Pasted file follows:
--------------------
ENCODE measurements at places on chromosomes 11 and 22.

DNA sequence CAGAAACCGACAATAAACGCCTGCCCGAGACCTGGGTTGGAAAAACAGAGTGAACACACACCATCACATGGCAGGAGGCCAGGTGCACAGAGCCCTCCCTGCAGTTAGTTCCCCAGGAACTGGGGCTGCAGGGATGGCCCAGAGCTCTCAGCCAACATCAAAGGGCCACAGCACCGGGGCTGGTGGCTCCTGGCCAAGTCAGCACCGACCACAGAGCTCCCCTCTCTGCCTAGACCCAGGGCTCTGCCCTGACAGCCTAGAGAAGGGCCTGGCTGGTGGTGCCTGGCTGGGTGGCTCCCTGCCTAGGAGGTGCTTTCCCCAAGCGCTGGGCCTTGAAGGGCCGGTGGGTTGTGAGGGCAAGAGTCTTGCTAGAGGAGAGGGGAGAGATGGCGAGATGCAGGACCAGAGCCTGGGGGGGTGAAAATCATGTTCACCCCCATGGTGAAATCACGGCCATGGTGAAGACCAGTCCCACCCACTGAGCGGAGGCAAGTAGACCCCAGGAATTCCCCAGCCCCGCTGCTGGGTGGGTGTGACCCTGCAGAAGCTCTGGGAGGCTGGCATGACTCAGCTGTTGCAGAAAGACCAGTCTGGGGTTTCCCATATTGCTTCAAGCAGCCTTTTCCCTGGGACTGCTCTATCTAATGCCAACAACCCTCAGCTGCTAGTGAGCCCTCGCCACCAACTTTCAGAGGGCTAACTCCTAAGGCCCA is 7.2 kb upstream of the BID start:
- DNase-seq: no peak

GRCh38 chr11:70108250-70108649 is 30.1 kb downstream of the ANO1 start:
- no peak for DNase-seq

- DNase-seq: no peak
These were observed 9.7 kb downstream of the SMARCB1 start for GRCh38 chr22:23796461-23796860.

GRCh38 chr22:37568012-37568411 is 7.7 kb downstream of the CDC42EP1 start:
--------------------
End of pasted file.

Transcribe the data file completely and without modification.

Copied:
ENCODE measurements at places on chromosomes 11 and 22.

DNA sequence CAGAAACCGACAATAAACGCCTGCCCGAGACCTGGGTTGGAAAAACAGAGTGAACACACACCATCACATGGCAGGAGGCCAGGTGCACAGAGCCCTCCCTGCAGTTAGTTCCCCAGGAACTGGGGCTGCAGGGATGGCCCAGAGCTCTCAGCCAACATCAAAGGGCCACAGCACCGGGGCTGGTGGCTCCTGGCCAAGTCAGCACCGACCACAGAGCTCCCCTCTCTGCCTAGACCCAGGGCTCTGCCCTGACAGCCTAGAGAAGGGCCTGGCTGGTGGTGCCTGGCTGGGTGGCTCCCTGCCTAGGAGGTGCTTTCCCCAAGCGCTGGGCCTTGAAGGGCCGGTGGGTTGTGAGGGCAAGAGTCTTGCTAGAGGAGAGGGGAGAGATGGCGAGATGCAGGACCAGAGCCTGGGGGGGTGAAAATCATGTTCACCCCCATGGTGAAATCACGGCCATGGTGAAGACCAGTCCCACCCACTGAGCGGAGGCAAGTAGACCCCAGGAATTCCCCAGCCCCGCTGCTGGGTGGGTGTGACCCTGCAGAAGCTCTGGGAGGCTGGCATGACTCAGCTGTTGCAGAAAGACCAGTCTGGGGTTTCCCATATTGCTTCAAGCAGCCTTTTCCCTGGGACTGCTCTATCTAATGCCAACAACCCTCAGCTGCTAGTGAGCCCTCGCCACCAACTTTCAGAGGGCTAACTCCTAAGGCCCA is 7.2 kb upstream of the BID start:
- DNase-seq: no peak

GRCh38 chr11:70108250-70108649 is 30.1 kb downstream of the ANO1 start:
- no peak for DNase-seq

- DNase-seq: no peak
These were observed 9.7 kb downstream of the SMARCB1 start for GRCh38 chr22:23796461-23796860.

GRCh38 chr22:37568012-37568411 is 7.7 kb downstream of the CDC42EP1 start: